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The International Criminal Tribunal for the former Yugoslavia (ICTY) was the first and most celebrated of a wave of international criminal tribunals (ICTs) built in the 1990s and designed to advance liberalism through international criminal law. Model(ing) Justice examines the practice and case law of the ICTY to make a novel theoretical analysis of the structural flaws inherent in ICTs as institutions that inhibit their contribution to social peace and prosperity.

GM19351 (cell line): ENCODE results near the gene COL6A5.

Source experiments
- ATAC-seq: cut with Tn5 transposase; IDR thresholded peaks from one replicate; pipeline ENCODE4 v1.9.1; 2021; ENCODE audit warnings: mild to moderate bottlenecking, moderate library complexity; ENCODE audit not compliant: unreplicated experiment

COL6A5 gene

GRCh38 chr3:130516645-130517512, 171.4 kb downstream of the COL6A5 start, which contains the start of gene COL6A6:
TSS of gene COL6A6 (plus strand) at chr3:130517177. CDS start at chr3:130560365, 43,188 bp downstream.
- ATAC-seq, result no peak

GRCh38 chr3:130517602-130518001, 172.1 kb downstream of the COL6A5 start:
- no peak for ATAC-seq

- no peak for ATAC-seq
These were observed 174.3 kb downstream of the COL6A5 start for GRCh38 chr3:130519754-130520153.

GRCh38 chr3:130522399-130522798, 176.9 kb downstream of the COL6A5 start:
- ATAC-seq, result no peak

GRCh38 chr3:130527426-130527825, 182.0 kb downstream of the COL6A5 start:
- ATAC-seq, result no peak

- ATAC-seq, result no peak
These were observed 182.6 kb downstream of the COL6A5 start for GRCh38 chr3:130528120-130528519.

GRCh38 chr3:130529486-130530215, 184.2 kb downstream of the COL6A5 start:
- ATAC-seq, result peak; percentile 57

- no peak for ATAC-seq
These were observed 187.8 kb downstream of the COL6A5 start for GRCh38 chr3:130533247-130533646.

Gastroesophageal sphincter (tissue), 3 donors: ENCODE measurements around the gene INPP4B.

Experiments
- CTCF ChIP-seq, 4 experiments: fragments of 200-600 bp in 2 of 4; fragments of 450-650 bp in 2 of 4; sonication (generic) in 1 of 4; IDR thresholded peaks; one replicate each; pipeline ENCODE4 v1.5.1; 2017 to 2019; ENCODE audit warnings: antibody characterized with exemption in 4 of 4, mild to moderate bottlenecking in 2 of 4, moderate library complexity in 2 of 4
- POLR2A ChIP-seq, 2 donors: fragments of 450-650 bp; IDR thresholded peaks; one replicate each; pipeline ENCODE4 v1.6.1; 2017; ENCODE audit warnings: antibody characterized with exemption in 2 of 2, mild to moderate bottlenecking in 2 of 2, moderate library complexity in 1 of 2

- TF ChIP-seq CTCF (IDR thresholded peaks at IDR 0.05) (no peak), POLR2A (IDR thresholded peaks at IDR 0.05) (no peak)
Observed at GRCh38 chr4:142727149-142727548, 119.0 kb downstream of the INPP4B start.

Kerstin Bree Carlson proposes a seminal analysis of the structural challenges to ICTs as socially constitutive institutions, setting the agenda for future considerations of how international organizations can perform and disseminate the goals articulated by political liberalism.